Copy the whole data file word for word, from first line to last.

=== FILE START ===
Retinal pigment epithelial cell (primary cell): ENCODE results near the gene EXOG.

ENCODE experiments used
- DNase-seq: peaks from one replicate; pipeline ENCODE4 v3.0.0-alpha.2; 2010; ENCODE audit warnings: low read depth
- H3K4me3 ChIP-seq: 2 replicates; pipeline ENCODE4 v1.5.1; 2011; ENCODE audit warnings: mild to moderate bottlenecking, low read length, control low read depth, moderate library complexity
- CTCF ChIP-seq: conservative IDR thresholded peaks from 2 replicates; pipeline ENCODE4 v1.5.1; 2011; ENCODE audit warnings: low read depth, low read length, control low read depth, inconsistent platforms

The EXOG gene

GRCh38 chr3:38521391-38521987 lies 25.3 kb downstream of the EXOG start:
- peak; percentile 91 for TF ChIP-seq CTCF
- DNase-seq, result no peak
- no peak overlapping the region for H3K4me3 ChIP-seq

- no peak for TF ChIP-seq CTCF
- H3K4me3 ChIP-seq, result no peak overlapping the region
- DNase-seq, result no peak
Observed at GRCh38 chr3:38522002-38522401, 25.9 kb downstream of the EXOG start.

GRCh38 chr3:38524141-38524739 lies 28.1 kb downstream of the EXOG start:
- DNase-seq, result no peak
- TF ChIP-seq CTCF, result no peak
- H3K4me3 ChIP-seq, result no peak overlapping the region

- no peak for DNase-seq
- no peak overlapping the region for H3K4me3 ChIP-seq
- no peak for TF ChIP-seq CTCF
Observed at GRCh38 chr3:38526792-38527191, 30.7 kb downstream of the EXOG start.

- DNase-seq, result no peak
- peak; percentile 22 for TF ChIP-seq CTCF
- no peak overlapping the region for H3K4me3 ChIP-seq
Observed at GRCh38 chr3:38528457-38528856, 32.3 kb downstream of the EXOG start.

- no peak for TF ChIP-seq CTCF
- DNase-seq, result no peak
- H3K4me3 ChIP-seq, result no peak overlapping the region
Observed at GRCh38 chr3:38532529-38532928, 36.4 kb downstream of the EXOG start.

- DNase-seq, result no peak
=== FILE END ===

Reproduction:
Retinal pigment epithelial cell (primary cell): ENCODE results near the gene EXOG.

ENCODE experiments used
- DNase-seq: peaks from one replicate; pipeline ENCODE4 v3.0.0-alpha.2; 2010; ENCODE audit warnings: low read depth
- H3K4me3 ChIP-seq: 2 replicates; pipeline ENCODE4 v1.5.1; 2011; ENCODE audit warnings: mild to moderate bottlenecking, low read length, control low read depth, moderate library complexity
- CTCF ChIP-seq: conservative IDR thresholded peaks from 2 replicates; pipeline ENCODE4 v1.5.1; 2011; ENCODE audit warnings: low read depth, low read length, control low read depth, inconsistent platforms

The EXOG gene

GRCh38 chr3:38521391-38521987 lies 25.3 kb downstream of the EXOG start:
- peak; percentile 91 for TF ChIP-seq CTCF
- DNase-seq, result no peak
- no peak overlapping the region for H3K4me3 ChIP-seq

- no peak for TF ChIP-seq CTCF
- H3K4me3 ChIP-seq, result no peak overlapping the region
- DNase-seq, result no peak
Observed at GRCh38 chr3:38522002-38522401, 25.9 kb downstream of the EXOG start.

GRCh38 chr3:38524141-38524739 lies 28.1 kb downstream of the EXOG start:
- DNase-seq, result no peak
- TF ChIP-seq CTCF, result no peak
- H3K4me3 ChIP-seq, result no peak overlapping the region

- no peak for DNase-seq
- no peak overlapping the region for H3K4me3 ChIP-seq
- no peak for TF ChIP-seq CTCF
Observed at GRCh38 chr3:38526792-38527191, 30.7 kb downstream of the EXOG start.

- DNase-seq, result no peak
- peak; percentile 22 for TF ChIP-seq CTCF
- no peak overlapping the region for H3K4me3 ChIP-seq
Observed at GRCh38 chr3:38528457-38528856, 32.3 kb downstream of the EXOG start.

- no peak for TF ChIP-seq CTCF
- DNase-seq, result no peak
- H3K4me3 ChIP-seq, result no peak overlapping the region
Observed at GRCh38 chr3:38532529-38532928, 36.4 kb downstream of the EXOG start.

- DNase-seq, result no peak